TC: What was the transition from journalism to online marketing like for you?
CJ: After researching the mechanics of the Internet for a couple of years, I started Catur Agency. So far we’ve won two awards—one for public relations and one for social media from BILD. What we do is very cutting edge in terms of online brand marketing. We use very little conventional advertising and instead almost always use online mediums. We also try to reach out to different language and cultural groups because the target audience has changed—something a lot of corporations are slowly but surely responding to.

TC: What are your goals for the future of Catur Agency?
CJ: We want to grow, and garner more clients within and outside of real estate as well. Eventually we would like to get into retail industries. I would also like to see more women engage in technology and would like to be a role model to inspire them to do so.

TC: What inspired you to start up the website ZestyPink?
CJ: It was started as a case study to show our clients how you can garner traffic to your website from an online perspective. The online world is still a mystery to a lot of corporations, as much as the masses utilize it. There’s a tremendous decline in conventional advertising and so we challenge our clients to experience online outlets that actually lead to sales. When it comes to the internet there’s still room for education and growth, however one should be guided by real experts.

TC: You’ve had success as a journalist, marketer, and entrepreneur. Are there any other arenas you would like to explore?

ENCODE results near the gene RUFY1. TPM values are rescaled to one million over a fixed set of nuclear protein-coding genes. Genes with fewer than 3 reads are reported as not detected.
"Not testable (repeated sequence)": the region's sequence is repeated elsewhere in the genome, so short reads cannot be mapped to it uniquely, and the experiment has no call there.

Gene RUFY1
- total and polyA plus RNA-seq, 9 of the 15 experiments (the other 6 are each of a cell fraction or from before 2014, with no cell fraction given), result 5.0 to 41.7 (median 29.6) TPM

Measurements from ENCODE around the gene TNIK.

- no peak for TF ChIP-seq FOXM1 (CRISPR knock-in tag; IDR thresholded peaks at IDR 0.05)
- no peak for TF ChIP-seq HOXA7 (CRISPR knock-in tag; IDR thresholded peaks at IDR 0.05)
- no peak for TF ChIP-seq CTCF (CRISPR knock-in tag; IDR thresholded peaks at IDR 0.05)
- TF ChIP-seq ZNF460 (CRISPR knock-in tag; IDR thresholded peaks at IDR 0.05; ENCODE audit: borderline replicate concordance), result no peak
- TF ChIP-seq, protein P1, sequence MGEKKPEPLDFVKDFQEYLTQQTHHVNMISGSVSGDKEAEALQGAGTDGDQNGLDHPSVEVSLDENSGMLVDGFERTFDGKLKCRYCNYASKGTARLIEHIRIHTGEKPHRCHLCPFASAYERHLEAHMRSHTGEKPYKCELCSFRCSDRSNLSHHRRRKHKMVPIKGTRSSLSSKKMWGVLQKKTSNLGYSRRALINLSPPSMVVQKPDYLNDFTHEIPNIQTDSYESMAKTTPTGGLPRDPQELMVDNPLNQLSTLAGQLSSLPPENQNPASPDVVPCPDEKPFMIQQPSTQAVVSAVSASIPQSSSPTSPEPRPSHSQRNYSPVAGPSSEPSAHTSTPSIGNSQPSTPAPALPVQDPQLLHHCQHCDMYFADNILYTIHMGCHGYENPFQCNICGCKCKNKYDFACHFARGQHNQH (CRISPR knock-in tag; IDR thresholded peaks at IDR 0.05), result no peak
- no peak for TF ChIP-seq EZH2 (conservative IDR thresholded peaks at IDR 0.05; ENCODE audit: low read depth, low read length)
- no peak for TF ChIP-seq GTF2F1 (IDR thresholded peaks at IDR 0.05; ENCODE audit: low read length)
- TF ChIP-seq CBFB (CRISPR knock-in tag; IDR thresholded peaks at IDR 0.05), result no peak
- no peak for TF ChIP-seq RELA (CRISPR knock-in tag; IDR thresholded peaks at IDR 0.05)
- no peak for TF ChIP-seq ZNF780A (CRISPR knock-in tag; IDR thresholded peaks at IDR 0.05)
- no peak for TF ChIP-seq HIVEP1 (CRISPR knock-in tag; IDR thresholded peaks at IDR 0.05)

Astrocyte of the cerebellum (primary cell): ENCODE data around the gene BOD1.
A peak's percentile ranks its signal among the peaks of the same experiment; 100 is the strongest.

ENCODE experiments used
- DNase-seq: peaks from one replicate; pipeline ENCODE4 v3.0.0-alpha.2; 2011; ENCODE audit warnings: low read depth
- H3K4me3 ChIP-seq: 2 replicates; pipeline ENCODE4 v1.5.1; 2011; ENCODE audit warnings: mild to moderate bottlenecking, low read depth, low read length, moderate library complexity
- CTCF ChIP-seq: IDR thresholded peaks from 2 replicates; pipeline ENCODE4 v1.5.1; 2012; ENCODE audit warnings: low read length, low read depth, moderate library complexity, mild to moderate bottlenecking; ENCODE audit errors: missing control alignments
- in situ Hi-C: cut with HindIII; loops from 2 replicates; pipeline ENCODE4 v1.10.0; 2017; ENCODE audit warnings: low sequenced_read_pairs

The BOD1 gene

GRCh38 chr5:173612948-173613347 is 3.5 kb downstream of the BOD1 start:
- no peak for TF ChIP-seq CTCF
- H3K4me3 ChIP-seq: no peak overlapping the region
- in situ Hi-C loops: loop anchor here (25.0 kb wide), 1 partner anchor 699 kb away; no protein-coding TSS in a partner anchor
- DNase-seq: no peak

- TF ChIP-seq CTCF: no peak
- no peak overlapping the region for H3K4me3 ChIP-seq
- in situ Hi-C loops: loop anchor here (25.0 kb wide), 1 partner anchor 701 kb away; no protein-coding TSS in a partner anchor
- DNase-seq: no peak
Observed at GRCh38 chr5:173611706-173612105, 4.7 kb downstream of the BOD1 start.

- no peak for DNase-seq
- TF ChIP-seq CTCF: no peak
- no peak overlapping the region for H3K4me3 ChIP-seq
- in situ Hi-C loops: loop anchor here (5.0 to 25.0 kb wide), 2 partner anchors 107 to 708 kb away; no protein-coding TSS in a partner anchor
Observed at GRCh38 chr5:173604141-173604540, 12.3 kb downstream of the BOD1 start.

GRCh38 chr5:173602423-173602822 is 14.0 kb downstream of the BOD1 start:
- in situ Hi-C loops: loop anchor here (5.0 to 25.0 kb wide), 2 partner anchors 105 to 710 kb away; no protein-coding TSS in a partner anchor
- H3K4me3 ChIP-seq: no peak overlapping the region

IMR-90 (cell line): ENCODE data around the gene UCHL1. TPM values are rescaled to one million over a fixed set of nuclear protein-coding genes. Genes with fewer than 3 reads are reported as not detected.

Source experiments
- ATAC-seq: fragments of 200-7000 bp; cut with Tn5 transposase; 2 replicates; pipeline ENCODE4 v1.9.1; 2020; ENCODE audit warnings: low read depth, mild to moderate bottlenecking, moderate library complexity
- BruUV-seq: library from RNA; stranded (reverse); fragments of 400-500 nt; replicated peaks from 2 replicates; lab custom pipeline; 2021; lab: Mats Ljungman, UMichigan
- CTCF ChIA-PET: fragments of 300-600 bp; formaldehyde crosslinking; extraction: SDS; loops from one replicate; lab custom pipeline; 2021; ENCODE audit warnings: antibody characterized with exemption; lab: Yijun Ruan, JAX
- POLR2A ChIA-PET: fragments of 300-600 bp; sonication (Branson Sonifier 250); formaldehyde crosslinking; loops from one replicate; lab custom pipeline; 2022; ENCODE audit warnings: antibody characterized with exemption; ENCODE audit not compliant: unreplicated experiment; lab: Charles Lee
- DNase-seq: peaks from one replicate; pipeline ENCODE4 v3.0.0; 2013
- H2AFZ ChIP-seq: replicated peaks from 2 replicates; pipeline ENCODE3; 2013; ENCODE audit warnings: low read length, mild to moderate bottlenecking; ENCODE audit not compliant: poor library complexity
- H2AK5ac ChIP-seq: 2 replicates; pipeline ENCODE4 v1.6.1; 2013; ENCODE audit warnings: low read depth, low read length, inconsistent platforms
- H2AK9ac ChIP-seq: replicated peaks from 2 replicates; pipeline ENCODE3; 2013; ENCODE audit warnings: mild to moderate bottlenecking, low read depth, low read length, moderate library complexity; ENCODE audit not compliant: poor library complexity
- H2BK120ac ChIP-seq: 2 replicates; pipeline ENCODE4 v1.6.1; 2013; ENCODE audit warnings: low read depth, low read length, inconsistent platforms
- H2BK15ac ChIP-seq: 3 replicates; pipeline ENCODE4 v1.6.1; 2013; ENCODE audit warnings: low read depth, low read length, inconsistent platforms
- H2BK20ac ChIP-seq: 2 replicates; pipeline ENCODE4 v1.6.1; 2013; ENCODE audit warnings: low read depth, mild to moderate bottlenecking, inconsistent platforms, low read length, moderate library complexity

CJ: I would like to engage youth with the knowledge of how to break down barriers, and be wise about their ambitions and how they invest. I would also love to inspire men and women to build their wealth through real estate.

TC: Who is the most interesting person you’ve met throughout you career?
CJ: The most intriguing person I ever met was a single mother of ten. The passion she had for her children and her resilience—was just phenomenal. I’ve had the opportunity to meet many interesting and famous people, but that woman truly touched my heart.

TC: What advice would you give to young entrepreneurs?
CJ: IIf you want to become an entrepreneur the best people to study are good real estate agents because they don’t have very much overhead yet they have a fair profit margin. If you need to borrow millions to start a business then don’t do it. It’s good to be ambitious, but try to do it within your means and leverage yourself. Start with a solid business plan which requires very little to be invested (e.g. Sell a product and get a deposit up front. That could fund half of what you need and you can grow it that way). Ultimately if you utilize what Canada offers to its maximum you can do really well. You can achieve your dreams, you can live by your visions. It’s not easy. But no one said anything was easy. It’s just a matter of resilience. That’s what sets people apart.

Quick 5:

TC: Facebook or Twitter?
CJ: Love both

TC: Blackberry or iPhone?
CJ: Android

TC: A favourite quote:
CJ: “I’d rather die of thirst than drink from the cup of mediocrity.”

TC: If you were stranded on an island, what 3 things would you need to have with you?
CJ: My android, my laptop, and food.

TC: To me, Tamil culture is…..?
CJ: Phenomenal.

– Nive Thambithurai